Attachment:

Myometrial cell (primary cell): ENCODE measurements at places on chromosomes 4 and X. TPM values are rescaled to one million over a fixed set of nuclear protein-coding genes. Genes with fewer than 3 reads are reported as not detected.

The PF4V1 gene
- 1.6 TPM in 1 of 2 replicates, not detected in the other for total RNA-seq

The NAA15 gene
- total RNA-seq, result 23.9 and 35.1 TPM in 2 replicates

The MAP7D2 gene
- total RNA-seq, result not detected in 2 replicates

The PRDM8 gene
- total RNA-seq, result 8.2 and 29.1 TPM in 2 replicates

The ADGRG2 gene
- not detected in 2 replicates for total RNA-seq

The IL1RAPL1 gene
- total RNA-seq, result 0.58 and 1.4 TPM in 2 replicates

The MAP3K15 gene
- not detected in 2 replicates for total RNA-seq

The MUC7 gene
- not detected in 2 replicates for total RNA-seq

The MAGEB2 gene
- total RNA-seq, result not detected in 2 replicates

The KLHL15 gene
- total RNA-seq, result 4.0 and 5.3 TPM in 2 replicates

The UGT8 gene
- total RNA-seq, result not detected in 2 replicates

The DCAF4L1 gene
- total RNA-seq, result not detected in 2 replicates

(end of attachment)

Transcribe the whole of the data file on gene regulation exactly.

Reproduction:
Myometrial cell (primary cell): ENCODE measurements at places on chromosomes 4 and X. TPM values are rescaled to one million over a fixed set of nuclear protein-coding genes. Genes with fewer than 3 reads are reported as not detected.

The PF4V1 gene
- 1.6 TPM in 1 of 2 replicates, not detected in the other for total RNA-seq

The NAA15 gene
- total RNA-seq, result 23.9 and 35.1 TPM in 2 replicates

The MAP7D2 gene
- total RNA-seq, result not detected in 2 replicates

The PRDM8 gene
- total RNA-seq, result 8.2 and 29.1 TPM in 2 replicates

The ADGRG2 gene
- not detected in 2 replicates for total RNA-seq

The IL1RAPL1 gene
- total RNA-seq, result 0.58 and 1.4 TPM in 2 replicates

The MAP3K15 gene
- not detected in 2 replicates for total RNA-seq

The MUC7 gene
- not detected in 2 replicates for total RNA-seq

The MAGEB2 gene
- total RNA-seq, result not detected in 2 replicates

The KLHL15 gene
- total RNA-seq, result 4.0 and 5.3 TPM in 2 replicates

The UGT8 gene
- total RNA-seq, result not detected in 2 replicates

The DCAF4L1 gene
- total RNA-seq, result not detected in 2 replicates